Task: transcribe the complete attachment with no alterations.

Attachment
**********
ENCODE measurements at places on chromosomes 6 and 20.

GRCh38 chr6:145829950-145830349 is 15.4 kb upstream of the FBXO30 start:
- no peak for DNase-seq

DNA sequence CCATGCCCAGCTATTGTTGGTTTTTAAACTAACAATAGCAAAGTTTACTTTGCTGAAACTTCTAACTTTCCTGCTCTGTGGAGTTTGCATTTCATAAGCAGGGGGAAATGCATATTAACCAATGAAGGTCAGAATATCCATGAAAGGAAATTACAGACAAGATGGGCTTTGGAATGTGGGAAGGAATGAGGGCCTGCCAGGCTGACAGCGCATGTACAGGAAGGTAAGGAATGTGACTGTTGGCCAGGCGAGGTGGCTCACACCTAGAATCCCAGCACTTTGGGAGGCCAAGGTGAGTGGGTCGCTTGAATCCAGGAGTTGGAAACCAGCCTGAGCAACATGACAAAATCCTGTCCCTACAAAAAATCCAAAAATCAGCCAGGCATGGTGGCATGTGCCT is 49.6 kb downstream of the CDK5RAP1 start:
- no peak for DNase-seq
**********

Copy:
ENCODE measurements at places on chromosomes 6 and 20.

GRCh38 chr6:145829950-145830349 is 15.4 kb upstream of the FBXO30 start:
- no peak for DNase-seq

DNA sequence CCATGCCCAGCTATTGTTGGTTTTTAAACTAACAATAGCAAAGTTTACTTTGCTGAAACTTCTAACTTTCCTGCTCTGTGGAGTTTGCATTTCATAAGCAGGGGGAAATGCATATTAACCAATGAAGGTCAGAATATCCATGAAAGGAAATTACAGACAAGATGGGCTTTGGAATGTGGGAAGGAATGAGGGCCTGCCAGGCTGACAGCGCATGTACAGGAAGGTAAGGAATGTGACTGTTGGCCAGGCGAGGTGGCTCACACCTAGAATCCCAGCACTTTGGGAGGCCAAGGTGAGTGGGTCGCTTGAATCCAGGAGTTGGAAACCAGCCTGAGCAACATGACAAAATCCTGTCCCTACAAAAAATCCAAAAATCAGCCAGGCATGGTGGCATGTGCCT is 49.6 kb downstream of the CDK5RAP1 start:
- no peak for DNase-seq